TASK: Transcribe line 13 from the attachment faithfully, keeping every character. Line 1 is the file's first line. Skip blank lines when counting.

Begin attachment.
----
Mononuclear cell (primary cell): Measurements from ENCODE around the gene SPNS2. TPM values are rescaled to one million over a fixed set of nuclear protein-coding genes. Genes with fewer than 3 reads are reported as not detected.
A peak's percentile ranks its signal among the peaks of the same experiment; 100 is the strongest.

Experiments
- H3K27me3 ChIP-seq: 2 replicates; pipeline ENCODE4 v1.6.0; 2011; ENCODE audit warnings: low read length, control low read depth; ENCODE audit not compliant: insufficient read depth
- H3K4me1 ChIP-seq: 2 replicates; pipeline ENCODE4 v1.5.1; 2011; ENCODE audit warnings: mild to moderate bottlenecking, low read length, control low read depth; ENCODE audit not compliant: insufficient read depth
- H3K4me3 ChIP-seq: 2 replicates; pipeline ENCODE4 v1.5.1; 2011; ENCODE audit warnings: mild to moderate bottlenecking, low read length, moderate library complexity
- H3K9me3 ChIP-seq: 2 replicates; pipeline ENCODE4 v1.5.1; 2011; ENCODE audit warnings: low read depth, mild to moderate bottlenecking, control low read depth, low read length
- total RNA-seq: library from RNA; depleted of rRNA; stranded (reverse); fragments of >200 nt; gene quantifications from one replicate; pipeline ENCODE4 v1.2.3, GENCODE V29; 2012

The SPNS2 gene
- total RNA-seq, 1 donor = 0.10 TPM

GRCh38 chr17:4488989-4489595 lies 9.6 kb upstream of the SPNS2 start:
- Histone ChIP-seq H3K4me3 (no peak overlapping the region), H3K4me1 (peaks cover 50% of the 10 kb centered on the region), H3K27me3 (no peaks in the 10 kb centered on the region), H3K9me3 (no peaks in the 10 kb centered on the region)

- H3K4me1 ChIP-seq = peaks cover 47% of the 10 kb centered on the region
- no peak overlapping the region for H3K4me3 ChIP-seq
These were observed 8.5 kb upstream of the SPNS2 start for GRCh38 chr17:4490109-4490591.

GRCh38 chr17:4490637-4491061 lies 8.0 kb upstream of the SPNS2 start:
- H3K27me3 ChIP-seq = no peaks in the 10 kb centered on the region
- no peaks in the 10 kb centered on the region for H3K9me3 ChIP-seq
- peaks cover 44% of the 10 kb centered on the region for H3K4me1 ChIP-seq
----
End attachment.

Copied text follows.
- H3K4me1 ChIP-seq = peaks cover 47% of the 10 kb centered on the region